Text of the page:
The Vassar College Art Library is a rare example of a complete modernist interior from the pre-World War II period in the United States. Built in 1937, the interior was designed by John McAndrew, an architect as well as educator, who taught architectural history and drafting in the Vassar College Department of Art from 1932 to 1937.
The clarity, openness, and textured warmth of the space is in keeping with the American or what McAndrew termed a "naturalized" version of the machine aesthetic, which he would go on to promote in his role as Curator of the Department of Architecture at the Museum of Modern Art between 1937 and 1941. The vivid colors of the library interior draw on Le Corbusier’s purist principles and their relationship between color and space. McAndrew's Art Department colleagues referred to this dynamic and forward-looking space as the expression of a new functionalism in architecture.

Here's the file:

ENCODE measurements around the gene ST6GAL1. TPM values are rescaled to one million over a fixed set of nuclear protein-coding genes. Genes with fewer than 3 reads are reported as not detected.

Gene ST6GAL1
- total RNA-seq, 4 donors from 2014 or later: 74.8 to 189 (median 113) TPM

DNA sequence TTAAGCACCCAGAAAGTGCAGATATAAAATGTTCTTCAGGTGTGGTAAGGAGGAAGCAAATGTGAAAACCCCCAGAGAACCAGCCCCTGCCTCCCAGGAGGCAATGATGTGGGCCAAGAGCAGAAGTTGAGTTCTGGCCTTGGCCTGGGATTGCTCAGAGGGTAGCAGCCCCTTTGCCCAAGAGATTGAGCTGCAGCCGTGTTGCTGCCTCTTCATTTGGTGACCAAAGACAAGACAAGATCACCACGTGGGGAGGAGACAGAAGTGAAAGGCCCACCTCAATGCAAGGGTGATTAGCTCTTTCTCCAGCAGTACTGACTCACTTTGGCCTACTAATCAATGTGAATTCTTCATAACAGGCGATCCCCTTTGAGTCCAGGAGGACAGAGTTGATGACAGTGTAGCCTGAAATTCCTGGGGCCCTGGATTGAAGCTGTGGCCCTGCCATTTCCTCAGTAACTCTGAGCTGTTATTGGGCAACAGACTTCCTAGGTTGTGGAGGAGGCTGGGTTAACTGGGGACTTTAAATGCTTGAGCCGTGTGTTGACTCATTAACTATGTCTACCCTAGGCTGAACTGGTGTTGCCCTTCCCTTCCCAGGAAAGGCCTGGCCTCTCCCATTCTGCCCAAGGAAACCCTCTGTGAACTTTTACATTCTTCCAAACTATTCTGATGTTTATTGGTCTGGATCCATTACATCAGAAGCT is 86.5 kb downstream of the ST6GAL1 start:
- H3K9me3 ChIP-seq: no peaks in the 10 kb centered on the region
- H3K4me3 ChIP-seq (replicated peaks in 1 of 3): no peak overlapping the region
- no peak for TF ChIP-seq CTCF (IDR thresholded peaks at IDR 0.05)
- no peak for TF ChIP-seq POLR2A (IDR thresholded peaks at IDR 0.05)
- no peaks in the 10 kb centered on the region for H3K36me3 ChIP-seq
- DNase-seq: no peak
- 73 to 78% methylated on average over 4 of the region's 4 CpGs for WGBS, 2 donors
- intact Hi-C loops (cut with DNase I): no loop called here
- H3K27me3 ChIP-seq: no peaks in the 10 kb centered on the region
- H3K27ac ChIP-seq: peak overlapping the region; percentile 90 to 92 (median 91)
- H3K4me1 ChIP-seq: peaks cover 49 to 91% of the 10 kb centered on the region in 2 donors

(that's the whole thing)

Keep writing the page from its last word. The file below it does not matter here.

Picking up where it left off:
As a learning environment it was exactly that, an elegantly-crafted machine in which every surface, volume, and design element was shaped and illuminated for the efficient appropriation of a knowledge of the history of art through group and individual study. McAndrew's space has now been carefully renovated to recover its original function through a restoration of the original interior on designs by another architect/educator, the late Paul Spencer Byard, and his partner Charles A. Platt, of the New York-based firm of Platt Byard Dovell White.
For a beautifully illustrated historical account of the life and work of John McAndrew, his design of the Vassar College Art Library, and his role in the development of architectural modernism in the United States, see the architectural historian Mardges Bacon's newly-published monograph, John McAndrew's Modernist Vision: From the Vassar College Art Library to the Museum of Modern Art in New York, published in 2018 by Princeton Architectural Press, also available at a substantial discount through Amazon.